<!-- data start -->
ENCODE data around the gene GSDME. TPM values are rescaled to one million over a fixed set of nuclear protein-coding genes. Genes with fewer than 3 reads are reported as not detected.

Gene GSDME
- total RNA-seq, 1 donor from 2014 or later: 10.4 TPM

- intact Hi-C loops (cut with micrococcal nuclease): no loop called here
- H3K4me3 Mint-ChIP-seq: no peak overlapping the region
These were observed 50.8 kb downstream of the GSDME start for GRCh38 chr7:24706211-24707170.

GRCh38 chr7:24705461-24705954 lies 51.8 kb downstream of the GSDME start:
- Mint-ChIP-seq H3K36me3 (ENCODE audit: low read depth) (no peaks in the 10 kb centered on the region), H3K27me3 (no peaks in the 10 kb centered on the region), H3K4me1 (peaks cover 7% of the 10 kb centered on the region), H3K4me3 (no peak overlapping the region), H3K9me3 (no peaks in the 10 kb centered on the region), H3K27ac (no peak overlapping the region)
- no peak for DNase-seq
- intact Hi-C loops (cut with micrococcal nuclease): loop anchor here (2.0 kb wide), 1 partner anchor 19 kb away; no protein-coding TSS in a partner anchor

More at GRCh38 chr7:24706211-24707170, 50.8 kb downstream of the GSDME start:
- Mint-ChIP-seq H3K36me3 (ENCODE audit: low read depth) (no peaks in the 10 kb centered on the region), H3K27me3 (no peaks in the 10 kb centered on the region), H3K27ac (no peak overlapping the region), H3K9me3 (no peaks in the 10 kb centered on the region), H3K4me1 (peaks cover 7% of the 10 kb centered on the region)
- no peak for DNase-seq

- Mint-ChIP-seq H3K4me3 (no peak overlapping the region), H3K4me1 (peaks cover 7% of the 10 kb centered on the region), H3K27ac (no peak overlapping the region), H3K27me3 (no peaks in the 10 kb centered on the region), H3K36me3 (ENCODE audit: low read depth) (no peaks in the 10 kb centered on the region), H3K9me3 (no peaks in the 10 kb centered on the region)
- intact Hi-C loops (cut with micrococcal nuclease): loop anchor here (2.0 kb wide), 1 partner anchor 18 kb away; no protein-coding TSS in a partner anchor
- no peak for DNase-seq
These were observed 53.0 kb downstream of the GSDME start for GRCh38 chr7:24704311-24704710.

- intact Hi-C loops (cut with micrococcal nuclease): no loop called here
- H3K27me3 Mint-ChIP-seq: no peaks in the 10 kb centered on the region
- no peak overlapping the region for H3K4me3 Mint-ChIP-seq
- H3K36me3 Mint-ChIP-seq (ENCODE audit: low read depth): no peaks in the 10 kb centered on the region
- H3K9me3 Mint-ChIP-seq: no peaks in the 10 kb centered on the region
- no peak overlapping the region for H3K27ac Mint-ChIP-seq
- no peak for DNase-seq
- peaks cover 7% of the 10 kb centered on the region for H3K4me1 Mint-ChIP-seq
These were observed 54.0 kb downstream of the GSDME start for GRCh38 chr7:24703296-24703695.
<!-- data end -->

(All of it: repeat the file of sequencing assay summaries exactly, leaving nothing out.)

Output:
ENCODE data around the gene GSDME. TPM values are rescaled to one million over a fixed set of nuclear protein-coding genes. Genes with fewer than 3 reads are reported as not detected.

Gene GSDME
- total RNA-seq, 1 donor from 2014 or later: 10.4 TPM

- intact Hi-C loops (cut with micrococcal nuclease): no loop called here
- H3K4me3 Mint-ChIP-seq: no peak overlapping the region
These were observed 50.8 kb downstream of the GSDME start for GRCh38 chr7:24706211-24707170.

GRCh38 chr7:24705461-24705954 lies 51.8 kb downstream of the GSDME start:
- Mint-ChIP-seq H3K36me3 (ENCODE audit: low read depth) (no peaks in the 10 kb centered on the region), H3K27me3 (no peaks in the 10 kb centered on the region), H3K4me1 (peaks cover 7% of the 10 kb centered on the region), H3K4me3 (no peak overlapping the region), H3K9me3 (no peaks in the 10 kb centered on the region), H3K27ac (no peak overlapping the region)
- no peak for DNase-seq
- intact Hi-C loops (cut with micrococcal nuclease): loop anchor here (2.0 kb wide), 1 partner anchor 19 kb away; no protein-coding TSS in a partner anchor

More at GRCh38 chr7:24706211-24707170, 50.8 kb downstream of the GSDME start:
- Mint-ChIP-seq H3K36me3 (ENCODE audit: low read depth) (no peaks in the 10 kb centered on the region), H3K27me3 (no peaks in the 10 kb centered on the region), H3K27ac (no peak overlapping the region), H3K9me3 (no peaks in the 10 kb centered on the region), H3K4me1 (peaks cover 7% of the 10 kb centered on the region)
- no peak for DNase-seq

- Mint-ChIP-seq H3K4me3 (no peak overlapping the region), H3K4me1 (peaks cover 7% of the 10 kb centered on the region), H3K27ac (no peak overlapping the region), H3K27me3 (no peaks in the 10 kb centered on the region), H3K36me3 (ENCODE audit: low read depth) (no peaks in the 10 kb centered on the region), H3K9me3 (no peaks in the 10 kb centered on the region)
- intact Hi-C loops (cut with micrococcal nuclease): loop anchor here (2.0 kb wide), 1 partner anchor 18 kb away; no protein-coding TSS in a partner anchor
- no peak for DNase-seq
These were observed 53.0 kb downstream of the GSDME start for GRCh38 chr7:24704311-24704710.

- intact Hi-C loops (cut with micrococcal nuclease): no loop called here
- H3K27me3 Mint-ChIP-seq: no peaks in the 10 kb centered on the region
- no peak overlapping the region for H3K4me3 Mint-ChIP-seq
- H3K36me3 Mint-ChIP-seq (ENCODE audit: low read depth): no peaks in the 10 kb centered on the region
- H3K9me3 Mint-ChIP-seq: no peaks in the 10 kb centered on the region
- no peak overlapping the region for H3K27ac Mint-ChIP-seq
- no peak for DNase-seq
- peaks cover 7% of the 10 kb centered on the region for H3K4me1 Mint-ChIP-seq
These were observed 54.0 kb downstream of the GSDME start for GRCh38 chr7:24703296-24703695.